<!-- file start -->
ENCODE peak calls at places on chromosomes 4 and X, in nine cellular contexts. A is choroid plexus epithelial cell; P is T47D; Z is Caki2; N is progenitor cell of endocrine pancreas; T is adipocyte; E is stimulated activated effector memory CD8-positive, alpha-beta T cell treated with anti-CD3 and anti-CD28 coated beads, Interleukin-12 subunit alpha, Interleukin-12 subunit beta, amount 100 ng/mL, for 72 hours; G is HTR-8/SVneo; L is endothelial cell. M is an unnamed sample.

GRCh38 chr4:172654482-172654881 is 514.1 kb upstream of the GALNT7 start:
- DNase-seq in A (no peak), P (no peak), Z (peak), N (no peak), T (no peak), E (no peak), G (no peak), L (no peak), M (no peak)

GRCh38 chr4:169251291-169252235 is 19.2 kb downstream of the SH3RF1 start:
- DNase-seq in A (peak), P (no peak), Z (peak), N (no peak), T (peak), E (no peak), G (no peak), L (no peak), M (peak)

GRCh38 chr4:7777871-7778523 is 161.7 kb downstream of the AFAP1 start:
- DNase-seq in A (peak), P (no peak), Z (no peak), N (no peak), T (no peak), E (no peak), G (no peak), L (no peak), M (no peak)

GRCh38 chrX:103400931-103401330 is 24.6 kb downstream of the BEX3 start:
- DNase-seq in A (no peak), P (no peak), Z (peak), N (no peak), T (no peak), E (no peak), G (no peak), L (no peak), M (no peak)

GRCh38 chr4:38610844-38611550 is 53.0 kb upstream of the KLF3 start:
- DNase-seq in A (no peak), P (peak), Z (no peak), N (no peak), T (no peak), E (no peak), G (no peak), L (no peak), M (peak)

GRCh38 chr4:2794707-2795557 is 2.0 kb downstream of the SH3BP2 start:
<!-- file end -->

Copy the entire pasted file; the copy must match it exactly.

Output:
ENCODE peak calls at places on chromosomes 4 and X, in nine cellular contexts. A is choroid plexus epithelial cell; P is T47D; Z is Caki2; N is progenitor cell of endocrine pancreas; T is adipocyte; E is stimulated activated effector memory CD8-positive, alpha-beta T cell treated with anti-CD3 and anti-CD28 coated beads, Interleukin-12 subunit alpha, Interleukin-12 subunit beta, amount 100 ng/mL, for 72 hours; G is HTR-8/SVneo; L is endothelial cell. M is an unnamed sample.

GRCh38 chr4:172654482-172654881 is 514.1 kb upstream of the GALNT7 start:
- DNase-seq in A (no peak), P (no peak), Z (peak), N (no peak), T (no peak), E (no peak), G (no peak), L (no peak), M (no peak)

GRCh38 chr4:169251291-169252235 is 19.2 kb downstream of the SH3RF1 start:
- DNase-seq in A (peak), P (no peak), Z (peak), N (no peak), T (peak), E (no peak), G (no peak), L (no peak), M (peak)

GRCh38 chr4:7777871-7778523 is 161.7 kb downstream of the AFAP1 start:
- DNase-seq in A (peak), P (no peak), Z (no peak), N (no peak), T (no peak), E (no peak), G (no peak), L (no peak), M (no peak)

GRCh38 chrX:103400931-103401330 is 24.6 kb downstream of the BEX3 start:
- DNase-seq in A (no peak), P (no peak), Z (peak), N (no peak), T (no peak), E (no peak), G (no peak), L (no peak), M (no peak)

GRCh38 chr4:38610844-38611550 is 53.0 kb upstream of the KLF3 start:
- DNase-seq in A (no peak), P (peak), Z (no peak), N (no peak), T (no peak), E (no peak), G (no peak), L (no peak), M (peak)

GRCh38 chr4:2794707-2795557 is 2.0 kb downstream of the SH3BP2 start: